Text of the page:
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Ahlskog, G. (1993). Contemporary Psychoanalysis and Religion: Transference and Transcendence. James W. Jones. New Haven, CT: Yale University Press, 1991, 144 pp.. Psychoanal. Rev., 80(2):311-313.

(1993). Psychoanalytic Review, 80(2):311-313

Books

Contemporary Psychoanalysis and Religion: Transference and Transcendence. James W. Jones. New Haven, CT: Yale University Press, 1991, 144 pp.

Review by:
Gary Ahlskog, Ph.D.

In this short book James W. Jones provides distillations of the views of over 15 theorists and 3 theologians, with emphasis given to Winnicott and Kohut. Particulars of religious experience are noted where feasible within an overall discussion of developmental dynamics and adult experience. Sometimes Jones is meticulous in this task. For example, Meissner's use of transitional as a predicate referring to objects on the boundary between inner and outer is differentiated from Winnicott's use of this term to designate the object's function in facilitating movement from infantile subjectivism to adult objectivity (pp. 41-42). Rizzuto's emphasis on internalized objects as (mutable) perceptual memories and representations is contrasted with Winnicott's focus on internalized object-relationships as forerunners of the adult's creative capacities (pp. 45-47). The result of these efforts is an overview of the object-relations and self-psychological currents in our recent intellectual history.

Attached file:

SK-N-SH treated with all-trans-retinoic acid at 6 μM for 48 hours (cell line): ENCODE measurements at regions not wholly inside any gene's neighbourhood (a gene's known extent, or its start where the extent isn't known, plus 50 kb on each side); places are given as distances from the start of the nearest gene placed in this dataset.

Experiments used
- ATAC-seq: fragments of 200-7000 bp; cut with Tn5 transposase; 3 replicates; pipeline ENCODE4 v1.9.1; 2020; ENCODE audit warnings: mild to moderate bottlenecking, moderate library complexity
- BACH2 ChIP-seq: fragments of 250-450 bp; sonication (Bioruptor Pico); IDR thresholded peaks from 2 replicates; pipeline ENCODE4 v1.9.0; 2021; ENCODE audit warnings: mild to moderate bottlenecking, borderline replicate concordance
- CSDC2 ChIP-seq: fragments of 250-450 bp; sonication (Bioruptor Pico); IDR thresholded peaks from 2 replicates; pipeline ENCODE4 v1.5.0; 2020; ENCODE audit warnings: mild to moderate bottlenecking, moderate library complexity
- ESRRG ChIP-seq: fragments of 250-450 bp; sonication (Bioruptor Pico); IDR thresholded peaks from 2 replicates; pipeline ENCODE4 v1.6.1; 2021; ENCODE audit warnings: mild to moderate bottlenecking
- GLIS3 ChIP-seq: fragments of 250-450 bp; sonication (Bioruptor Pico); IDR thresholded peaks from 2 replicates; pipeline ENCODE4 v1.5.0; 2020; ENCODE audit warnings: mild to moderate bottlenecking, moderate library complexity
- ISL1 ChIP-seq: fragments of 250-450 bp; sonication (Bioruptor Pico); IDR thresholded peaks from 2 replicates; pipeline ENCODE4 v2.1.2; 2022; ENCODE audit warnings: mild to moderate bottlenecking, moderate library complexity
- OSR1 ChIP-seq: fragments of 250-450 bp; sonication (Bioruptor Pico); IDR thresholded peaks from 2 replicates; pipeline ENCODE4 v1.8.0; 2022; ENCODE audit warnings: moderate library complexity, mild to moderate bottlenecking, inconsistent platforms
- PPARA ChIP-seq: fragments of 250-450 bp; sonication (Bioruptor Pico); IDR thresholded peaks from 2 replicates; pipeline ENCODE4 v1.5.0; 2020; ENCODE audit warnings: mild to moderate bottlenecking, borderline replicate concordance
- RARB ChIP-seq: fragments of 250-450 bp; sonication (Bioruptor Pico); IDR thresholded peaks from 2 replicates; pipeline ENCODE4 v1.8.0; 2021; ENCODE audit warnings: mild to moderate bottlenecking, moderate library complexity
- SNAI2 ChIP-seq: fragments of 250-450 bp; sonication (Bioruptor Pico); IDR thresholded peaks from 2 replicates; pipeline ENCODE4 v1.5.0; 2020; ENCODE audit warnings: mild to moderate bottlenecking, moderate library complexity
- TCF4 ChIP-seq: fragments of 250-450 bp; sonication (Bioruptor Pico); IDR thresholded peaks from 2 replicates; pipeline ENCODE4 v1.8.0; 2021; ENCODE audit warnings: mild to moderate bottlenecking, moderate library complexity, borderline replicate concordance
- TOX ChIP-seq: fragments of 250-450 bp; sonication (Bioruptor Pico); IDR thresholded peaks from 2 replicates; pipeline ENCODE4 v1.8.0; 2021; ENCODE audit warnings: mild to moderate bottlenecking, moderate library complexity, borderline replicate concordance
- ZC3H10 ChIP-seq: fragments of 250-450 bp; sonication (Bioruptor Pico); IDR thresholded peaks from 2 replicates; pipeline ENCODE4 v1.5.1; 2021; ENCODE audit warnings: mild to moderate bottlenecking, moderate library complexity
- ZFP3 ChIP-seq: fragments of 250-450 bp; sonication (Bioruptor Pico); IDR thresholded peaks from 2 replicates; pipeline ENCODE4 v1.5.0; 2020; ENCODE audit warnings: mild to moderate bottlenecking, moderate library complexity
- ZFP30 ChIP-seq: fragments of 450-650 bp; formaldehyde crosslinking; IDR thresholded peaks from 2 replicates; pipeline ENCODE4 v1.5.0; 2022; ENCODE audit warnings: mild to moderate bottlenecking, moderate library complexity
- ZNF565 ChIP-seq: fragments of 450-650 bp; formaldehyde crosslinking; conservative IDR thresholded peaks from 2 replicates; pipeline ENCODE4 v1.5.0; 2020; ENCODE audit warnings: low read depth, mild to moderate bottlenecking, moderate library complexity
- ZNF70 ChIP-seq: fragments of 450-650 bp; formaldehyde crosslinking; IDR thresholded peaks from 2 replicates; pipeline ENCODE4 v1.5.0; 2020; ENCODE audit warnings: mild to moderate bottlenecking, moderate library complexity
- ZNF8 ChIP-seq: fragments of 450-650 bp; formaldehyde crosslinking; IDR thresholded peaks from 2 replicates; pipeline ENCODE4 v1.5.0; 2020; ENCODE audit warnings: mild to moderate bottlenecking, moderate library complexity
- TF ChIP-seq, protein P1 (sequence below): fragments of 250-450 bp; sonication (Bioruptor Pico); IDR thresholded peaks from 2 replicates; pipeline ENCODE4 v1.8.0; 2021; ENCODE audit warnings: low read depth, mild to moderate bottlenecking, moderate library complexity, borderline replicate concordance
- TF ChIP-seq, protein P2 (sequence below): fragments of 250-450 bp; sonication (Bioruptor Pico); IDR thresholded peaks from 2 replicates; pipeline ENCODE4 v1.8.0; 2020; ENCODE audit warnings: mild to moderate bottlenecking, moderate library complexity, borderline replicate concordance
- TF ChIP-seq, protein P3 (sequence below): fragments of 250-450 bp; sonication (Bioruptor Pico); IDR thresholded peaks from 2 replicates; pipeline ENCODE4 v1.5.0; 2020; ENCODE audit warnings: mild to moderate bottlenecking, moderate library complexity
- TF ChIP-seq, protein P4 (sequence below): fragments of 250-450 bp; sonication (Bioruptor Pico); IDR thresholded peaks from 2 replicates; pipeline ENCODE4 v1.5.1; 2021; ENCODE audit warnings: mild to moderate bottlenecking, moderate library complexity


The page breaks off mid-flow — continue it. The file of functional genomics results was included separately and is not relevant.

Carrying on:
The concept of transcendence, heralded in the tide, disappears in the text in deference to a discussion of developmental transformations. Jones builds from the Kohutian premise that a self only exists within a selfobject matrix plus die Winnicottian premise diat diere can be no final sortings between objectivity and subjectivity. Additional contributions from Bollas, Buber, and Loewald are interwoven to reach die following thesis: Transformation of a person's religious experience (from childish or pathological to audientically mature) would entail recovering a kind of primary process capacity to personalize fresh encounters with objects (persons, nature, music, symbols, God representations) that recapitulate basic needs and are nominated as sacred because they promote rebirth (different experiencing) of self in relation to world.

This complex line of thinking is one widi which I am in basic agreement (Ahlskog, 1990). All patients can discuss the God they do not believe in (Jones, p. 14). All experiences of self and world invariably contain some type of “affective bond widi the sacred” (p.

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